Everyone has always told me that I’m lucky to be growing up in The Age of Technology. Social media and cell phones have advanced and taken over a majority of the population, in the same way that practically all humans have this insatiable urge to buy themselves a bigger television. Commercials and bill boards are always announcing the New! And! Improved! something, and there are more types of iPhones than I can count on one hand. The whole world wants to advance, advance, and advance. But what about the people who want to enjoy the moment? Better yet, what about the people who want to enjoy a moment that existed decades ago?
Even in the midst of all these advancements, I have a record player and multiple records. And I enjoy listening to them. I also have a dresser that was found at a thrift shop and a lamp that doesn’t turn on when I clap. My clothing is almost all second-hand, and my adoration for hippies and punks outweighs my love for swag and yolo. I don’t even own a cell phone.
I’m not the only one who seems to be regressing with my choice of era to live in. It appears as though there is an equal amount of people who would rather live in the past as there are people who want to live in the future. It’s the choice of being in the 1970’s or the year 2050. For me, the decision isn’t very tough.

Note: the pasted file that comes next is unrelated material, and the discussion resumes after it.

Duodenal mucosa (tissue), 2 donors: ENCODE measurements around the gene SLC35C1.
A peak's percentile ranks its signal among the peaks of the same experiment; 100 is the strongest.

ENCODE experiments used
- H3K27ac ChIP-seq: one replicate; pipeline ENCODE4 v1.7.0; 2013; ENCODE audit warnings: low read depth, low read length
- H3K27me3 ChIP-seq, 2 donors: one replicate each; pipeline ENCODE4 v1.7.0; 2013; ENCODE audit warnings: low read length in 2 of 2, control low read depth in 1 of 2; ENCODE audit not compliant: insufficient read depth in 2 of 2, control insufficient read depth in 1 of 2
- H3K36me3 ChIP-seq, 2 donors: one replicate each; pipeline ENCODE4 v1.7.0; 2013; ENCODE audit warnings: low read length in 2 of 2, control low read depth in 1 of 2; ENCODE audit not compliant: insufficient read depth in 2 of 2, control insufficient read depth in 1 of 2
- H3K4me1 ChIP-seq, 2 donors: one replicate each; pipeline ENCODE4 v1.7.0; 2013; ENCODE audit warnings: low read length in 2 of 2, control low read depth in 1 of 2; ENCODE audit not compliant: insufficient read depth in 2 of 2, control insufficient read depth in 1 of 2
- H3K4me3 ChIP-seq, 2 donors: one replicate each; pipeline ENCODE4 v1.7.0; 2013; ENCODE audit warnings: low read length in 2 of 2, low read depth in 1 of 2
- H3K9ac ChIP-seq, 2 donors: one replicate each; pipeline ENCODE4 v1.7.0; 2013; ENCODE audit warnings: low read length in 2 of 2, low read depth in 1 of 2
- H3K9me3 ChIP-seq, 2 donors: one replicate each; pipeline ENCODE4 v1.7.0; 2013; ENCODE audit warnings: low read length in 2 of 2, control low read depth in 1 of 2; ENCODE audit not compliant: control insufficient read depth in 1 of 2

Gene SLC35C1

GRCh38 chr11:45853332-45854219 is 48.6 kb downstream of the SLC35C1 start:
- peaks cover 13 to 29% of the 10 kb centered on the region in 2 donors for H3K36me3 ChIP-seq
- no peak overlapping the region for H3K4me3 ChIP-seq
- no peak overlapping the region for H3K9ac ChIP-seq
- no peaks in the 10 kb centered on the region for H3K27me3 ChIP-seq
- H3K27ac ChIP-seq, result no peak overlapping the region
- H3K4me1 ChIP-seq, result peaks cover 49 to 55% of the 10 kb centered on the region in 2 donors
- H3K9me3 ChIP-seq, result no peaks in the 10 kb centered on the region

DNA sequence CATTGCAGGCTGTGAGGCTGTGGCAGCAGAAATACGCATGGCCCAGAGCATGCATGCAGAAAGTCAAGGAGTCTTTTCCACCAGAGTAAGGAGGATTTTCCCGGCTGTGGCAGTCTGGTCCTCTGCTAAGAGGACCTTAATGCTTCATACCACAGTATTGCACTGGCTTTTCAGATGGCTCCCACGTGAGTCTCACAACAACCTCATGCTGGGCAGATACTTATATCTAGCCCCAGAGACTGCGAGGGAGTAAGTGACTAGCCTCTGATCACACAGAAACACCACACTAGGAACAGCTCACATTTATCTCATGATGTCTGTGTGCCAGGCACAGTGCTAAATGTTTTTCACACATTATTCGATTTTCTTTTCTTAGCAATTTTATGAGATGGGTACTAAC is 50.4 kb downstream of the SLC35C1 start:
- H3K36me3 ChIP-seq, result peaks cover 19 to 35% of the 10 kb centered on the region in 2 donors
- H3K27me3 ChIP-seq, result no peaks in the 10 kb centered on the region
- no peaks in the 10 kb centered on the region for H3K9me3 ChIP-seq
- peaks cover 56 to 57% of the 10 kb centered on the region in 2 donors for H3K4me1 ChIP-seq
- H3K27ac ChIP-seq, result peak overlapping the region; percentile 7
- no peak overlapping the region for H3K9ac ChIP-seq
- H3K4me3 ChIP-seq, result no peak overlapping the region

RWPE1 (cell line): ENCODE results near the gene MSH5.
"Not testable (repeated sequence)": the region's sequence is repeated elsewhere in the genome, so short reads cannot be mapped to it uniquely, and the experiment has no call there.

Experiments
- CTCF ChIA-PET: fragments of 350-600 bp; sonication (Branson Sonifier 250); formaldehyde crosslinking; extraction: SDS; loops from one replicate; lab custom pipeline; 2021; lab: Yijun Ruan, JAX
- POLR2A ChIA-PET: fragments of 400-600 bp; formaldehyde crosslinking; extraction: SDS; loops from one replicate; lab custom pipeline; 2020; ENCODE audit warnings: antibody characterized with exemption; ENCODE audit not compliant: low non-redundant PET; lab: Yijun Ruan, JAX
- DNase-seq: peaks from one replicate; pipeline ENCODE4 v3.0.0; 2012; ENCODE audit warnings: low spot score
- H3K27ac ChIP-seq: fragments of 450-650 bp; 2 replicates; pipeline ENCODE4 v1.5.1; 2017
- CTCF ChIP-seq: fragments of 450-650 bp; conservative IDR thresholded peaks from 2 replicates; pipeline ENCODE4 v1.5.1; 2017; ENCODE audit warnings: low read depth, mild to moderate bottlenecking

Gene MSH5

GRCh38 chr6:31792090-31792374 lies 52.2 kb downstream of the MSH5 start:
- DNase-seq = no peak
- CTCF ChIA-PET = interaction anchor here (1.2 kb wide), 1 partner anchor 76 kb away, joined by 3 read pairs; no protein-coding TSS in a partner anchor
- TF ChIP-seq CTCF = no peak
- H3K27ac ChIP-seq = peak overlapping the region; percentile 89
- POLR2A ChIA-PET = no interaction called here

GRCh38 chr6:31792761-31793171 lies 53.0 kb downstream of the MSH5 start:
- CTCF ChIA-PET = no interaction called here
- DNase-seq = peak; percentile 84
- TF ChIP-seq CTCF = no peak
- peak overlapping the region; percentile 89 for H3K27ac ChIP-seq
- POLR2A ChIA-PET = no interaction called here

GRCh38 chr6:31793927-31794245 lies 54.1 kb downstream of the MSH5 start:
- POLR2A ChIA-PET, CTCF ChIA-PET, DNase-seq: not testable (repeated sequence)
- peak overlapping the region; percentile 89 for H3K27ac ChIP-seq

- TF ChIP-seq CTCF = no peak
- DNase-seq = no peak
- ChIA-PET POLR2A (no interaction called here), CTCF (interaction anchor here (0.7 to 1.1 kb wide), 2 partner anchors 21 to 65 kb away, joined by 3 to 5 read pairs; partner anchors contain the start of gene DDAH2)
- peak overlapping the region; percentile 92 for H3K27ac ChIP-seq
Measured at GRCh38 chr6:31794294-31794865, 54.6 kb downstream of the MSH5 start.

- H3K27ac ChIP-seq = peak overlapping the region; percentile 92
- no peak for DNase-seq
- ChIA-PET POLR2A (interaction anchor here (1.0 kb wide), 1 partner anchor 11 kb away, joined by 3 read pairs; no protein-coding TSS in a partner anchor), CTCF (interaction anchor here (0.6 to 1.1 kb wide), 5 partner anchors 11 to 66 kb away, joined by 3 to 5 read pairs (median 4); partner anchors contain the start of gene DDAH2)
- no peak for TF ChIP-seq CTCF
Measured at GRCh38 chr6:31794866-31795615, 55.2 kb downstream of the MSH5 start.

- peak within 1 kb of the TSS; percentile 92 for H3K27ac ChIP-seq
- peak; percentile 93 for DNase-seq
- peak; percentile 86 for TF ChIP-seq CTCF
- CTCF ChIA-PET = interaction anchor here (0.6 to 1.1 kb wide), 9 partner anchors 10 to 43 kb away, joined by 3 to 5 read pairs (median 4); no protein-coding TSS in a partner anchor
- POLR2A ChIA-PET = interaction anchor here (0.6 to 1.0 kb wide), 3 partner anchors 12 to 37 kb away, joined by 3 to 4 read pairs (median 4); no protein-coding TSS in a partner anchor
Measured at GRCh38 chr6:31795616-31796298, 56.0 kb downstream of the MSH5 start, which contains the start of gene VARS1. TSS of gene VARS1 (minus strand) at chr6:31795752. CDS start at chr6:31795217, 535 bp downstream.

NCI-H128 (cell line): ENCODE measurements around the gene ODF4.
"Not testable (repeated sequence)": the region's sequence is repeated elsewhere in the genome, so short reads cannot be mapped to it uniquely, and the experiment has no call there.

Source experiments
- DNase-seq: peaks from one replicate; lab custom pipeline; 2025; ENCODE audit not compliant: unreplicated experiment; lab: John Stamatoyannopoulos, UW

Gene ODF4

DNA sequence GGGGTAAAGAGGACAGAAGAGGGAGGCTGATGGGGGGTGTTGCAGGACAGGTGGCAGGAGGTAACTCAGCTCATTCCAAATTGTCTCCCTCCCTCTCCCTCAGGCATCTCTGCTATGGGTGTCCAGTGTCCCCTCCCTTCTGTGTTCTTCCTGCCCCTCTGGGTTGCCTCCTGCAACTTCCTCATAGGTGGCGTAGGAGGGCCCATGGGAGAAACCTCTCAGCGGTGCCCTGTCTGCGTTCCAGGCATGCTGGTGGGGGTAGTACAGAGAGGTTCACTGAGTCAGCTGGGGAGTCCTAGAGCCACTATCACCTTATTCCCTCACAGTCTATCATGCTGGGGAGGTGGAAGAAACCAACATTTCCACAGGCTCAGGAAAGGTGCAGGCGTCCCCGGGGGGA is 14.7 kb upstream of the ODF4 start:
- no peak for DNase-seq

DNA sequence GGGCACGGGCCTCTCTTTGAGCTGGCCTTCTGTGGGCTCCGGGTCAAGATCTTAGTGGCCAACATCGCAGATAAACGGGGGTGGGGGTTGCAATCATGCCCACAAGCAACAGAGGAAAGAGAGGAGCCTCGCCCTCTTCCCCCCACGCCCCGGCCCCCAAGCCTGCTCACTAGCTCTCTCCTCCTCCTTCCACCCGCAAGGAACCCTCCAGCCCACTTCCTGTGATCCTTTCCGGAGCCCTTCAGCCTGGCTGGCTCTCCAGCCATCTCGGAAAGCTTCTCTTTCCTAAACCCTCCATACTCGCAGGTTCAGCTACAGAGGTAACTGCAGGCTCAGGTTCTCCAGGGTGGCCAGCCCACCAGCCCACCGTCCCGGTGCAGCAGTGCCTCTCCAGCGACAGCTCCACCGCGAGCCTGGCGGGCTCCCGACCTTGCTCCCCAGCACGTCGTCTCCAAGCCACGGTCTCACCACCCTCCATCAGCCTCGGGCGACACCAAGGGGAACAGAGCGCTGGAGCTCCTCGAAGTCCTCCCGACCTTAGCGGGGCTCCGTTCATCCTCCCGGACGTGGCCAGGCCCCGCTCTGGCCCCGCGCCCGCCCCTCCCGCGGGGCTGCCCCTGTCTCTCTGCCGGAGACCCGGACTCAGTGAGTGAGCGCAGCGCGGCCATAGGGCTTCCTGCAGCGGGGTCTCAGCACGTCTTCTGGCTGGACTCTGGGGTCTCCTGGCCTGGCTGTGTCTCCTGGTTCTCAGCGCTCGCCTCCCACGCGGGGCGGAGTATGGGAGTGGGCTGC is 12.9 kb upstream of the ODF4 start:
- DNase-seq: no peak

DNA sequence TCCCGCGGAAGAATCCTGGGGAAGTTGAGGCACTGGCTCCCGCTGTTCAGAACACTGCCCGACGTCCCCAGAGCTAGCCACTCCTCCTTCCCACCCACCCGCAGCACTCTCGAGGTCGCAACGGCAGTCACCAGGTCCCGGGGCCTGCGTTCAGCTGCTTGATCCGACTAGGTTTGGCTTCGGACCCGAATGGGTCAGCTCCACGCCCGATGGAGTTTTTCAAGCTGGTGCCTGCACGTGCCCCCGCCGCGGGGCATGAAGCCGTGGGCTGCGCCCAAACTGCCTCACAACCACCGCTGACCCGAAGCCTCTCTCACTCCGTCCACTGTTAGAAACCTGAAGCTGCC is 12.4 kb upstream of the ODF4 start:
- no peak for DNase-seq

Although there is not a definite answer as to why this regression is occurring (even Adele has records out along with her CDs), I think it has a lot to do with nostalgia. Nostalgia normally applies to those who actually went through the experience, but in this case, I think it can apply to this generation as well. Many of us (well, all of us) teenagers didn’t live in the 60’s, 70’s, or 80’s, but we can still miss a simpler time of life. It’s okay to feel nostalgia for a time we didn’t get to live through. Those time periods seem to have been filled with happier people anyway.
Honestly, I feel like technology and all of these so-called ‘advancements’ complicate our lives more than they help us. When you realize that you have better conversations with your GPS than you do with anyone else, maybe you’ll see my point.
Until then, I’ll keep listening to Adam and The Ants on vinyl and wearing my tacky over-sized sweaters.